Lawyer critical of housing study
The environmental study of a large and controversial housing project proposed for east of Nevada City has failed to uncover all the potential effects, a city-hired lawyer said late Monday.
There are “legal inadequacies” in the environmental impact report certified in August by the Nevada County Planning Commission for the Deer Creek Park II project, the San Francisco lawyer said.
Nevada City and other parties are contesting approval of the EIR at a county Board of Supervisors meeting at 9 a.m. today.
Among the two major problems pointed out by Gabriel Ross of Shute, Mihaly & Weinberger is the EIR did not provide enough information on timber harvesting planned for the property. The land encompasses 580 acres accessed through Red Dog Road and Boulder Street; the proposal would subdivide the land into 193 lots.
In addition, people had limited opportunities to comment on the project, including raising concerns about noise levels and bicycle safety on nearby roads, Ross said.
“How relieved (residents) are to know the city is in there fighting and plugging,” said Abigail Givens, of Friends of Banner Mountain Trail. Givens is scheduled to speak at the supervisors’ meeting today.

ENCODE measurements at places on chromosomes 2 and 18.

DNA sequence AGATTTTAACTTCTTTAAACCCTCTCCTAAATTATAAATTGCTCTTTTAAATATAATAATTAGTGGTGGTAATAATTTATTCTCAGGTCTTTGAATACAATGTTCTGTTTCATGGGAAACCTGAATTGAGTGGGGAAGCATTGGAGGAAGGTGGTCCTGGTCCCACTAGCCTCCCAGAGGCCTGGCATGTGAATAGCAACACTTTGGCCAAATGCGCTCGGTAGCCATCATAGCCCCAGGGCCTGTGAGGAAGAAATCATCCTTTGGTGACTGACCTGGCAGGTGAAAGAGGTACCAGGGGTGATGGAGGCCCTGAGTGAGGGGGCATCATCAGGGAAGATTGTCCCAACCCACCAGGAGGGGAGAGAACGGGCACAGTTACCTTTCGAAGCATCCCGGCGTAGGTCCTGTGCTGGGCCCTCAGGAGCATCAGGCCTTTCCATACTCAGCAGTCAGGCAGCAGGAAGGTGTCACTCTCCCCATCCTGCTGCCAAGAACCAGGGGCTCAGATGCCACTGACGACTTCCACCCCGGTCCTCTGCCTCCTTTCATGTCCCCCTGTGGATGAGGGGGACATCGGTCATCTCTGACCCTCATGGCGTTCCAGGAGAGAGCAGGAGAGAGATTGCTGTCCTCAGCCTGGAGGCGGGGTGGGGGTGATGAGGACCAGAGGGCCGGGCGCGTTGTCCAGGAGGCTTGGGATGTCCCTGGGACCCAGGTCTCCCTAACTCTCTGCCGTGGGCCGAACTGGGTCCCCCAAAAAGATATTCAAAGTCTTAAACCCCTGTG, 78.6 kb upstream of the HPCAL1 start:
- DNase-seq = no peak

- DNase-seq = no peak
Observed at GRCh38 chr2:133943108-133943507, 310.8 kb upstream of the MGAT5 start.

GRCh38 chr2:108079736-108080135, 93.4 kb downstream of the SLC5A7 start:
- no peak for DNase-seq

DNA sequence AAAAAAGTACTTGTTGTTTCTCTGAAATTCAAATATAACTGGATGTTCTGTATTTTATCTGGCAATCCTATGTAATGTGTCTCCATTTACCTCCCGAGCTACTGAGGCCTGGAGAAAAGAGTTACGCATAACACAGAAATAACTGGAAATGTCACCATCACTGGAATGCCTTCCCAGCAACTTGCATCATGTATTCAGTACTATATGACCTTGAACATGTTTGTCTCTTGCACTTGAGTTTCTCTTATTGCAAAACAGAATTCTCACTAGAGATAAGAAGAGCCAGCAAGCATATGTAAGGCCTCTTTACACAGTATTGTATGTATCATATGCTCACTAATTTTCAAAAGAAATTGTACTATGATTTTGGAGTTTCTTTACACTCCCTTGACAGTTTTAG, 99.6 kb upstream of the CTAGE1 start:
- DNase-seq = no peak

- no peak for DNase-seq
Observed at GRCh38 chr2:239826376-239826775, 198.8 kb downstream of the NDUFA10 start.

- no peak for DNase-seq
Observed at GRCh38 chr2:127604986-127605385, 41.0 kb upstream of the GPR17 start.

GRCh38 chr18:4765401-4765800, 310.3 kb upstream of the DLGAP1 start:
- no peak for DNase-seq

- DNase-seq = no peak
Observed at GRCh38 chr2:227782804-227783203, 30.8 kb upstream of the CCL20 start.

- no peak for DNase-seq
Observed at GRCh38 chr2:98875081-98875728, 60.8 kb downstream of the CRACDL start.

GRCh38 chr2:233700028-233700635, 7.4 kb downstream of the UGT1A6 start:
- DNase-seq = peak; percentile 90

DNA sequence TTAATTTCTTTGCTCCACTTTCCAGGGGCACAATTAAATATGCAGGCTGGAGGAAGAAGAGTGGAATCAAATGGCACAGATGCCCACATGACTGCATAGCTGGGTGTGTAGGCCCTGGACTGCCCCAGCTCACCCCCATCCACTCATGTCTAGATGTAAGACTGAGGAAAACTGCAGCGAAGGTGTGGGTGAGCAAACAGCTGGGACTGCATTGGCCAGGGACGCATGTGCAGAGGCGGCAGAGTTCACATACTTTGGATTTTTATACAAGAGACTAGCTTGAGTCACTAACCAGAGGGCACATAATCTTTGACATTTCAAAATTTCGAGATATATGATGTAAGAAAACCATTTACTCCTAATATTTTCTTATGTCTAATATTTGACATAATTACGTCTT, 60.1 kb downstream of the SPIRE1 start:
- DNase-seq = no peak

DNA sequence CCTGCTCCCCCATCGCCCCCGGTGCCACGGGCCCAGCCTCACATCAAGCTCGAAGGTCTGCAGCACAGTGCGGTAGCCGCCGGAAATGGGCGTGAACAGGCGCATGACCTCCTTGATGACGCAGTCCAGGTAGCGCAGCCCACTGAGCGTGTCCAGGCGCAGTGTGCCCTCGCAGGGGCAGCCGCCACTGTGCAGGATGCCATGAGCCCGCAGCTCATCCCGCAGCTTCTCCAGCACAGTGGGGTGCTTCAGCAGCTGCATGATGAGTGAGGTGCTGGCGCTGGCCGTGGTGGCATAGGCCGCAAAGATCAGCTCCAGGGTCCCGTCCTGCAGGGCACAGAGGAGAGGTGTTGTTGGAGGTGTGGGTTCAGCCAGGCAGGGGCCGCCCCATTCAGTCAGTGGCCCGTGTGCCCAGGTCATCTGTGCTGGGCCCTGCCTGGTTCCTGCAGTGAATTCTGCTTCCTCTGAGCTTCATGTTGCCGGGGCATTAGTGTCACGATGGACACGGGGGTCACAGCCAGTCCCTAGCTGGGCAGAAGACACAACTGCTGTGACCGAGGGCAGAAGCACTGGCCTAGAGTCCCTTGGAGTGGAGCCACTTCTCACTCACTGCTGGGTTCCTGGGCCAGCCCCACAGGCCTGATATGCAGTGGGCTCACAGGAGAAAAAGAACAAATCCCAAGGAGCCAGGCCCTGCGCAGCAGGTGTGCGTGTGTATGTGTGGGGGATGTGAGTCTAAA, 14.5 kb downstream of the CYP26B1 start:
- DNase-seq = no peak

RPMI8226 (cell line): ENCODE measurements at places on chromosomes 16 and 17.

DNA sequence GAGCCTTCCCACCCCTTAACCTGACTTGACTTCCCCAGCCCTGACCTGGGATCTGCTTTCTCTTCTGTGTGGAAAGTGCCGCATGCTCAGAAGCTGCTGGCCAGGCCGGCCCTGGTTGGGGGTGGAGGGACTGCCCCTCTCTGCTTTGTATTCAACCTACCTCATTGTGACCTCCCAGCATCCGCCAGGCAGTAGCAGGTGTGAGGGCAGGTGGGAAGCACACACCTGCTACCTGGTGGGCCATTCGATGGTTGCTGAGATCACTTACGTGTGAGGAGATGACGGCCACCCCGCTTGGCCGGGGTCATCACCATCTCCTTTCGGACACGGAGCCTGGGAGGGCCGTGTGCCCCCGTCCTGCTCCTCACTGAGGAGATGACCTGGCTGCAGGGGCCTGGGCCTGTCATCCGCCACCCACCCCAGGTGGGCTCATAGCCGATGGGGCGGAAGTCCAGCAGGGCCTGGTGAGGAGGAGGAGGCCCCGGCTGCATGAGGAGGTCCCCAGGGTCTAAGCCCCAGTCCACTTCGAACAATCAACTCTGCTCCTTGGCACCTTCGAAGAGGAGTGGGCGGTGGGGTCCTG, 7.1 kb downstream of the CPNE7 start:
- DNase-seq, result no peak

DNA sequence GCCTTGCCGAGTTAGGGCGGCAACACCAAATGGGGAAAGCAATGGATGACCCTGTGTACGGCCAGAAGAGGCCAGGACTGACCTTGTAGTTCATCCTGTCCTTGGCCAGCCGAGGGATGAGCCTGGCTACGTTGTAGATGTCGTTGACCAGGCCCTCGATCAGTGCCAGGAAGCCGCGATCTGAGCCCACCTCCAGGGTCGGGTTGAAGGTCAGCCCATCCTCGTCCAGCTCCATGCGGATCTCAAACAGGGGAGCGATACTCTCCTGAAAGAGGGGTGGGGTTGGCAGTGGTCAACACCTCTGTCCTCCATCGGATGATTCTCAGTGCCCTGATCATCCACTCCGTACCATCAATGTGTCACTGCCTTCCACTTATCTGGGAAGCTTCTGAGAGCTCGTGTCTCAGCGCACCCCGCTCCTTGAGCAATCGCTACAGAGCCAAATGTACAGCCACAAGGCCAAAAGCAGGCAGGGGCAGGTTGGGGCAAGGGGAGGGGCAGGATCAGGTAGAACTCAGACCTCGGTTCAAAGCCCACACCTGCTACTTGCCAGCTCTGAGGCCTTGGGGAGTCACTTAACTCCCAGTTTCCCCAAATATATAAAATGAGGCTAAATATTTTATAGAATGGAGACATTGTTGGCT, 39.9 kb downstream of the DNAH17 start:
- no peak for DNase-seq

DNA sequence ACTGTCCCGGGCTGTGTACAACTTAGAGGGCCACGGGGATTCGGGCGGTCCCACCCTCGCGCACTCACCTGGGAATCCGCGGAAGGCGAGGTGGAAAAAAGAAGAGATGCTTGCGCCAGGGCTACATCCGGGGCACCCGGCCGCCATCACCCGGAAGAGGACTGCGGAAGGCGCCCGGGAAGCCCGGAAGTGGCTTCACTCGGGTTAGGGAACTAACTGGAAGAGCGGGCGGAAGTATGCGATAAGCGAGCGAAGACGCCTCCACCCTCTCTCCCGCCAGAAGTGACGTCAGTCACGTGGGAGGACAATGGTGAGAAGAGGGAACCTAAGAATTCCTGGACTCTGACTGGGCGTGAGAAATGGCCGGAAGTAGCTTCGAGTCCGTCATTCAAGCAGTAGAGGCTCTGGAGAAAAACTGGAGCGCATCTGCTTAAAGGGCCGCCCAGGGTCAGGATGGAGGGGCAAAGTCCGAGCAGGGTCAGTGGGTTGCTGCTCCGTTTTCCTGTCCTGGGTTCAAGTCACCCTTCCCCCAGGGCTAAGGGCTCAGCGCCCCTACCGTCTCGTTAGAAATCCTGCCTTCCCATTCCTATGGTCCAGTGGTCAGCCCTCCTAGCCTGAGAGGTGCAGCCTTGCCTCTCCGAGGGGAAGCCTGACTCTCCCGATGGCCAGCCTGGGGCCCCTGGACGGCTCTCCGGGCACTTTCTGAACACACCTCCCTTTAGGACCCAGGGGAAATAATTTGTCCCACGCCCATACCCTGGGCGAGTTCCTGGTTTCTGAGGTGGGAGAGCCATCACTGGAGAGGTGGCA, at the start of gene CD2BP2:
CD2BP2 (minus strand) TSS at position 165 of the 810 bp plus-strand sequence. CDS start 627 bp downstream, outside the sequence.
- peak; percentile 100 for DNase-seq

Her main concern is the development’s impact on water quality. The project would entail a septic system located close to Little Deer Creek, a major source of water for Nevada City.
In other news from Monday’s City Council meeting:
• Regarding revenue collection and developing operating procedures, City Manager Mark Miller said the city was “moving forward quite nicely.” Nevada City has been reorganizing its business operations after an investigation launched last spring revealed it failed to collect about $400,000 in bills and fees.
• Council members discussed hiring a new finance officer and reposting advertisements for the position. One of the previous candidates for the job was no longer interested, leaving a single applicant from Roseville, Miller said. Council members voted in June to create the finance officer position and eliminate the operations supervisor position held by Cathy Wilcox-Barnes, who was placed on leave after the financial problems were discovered.
• Nevada City’s car-sharing program, the first of the environmentally friendly concepts to be attempted in the Sierras, also appeared on Monday’s agenda.
Reinette Senum, one of the program’s founders, said the car-sharing proponents likely will have parking spaces on a private street as public parking is scarce in Nevada City. Senum also is working with computer software to schedule people for using the cars.
To reach staff writer Josh Singer, e-mail email@example.com or call 477-4234.
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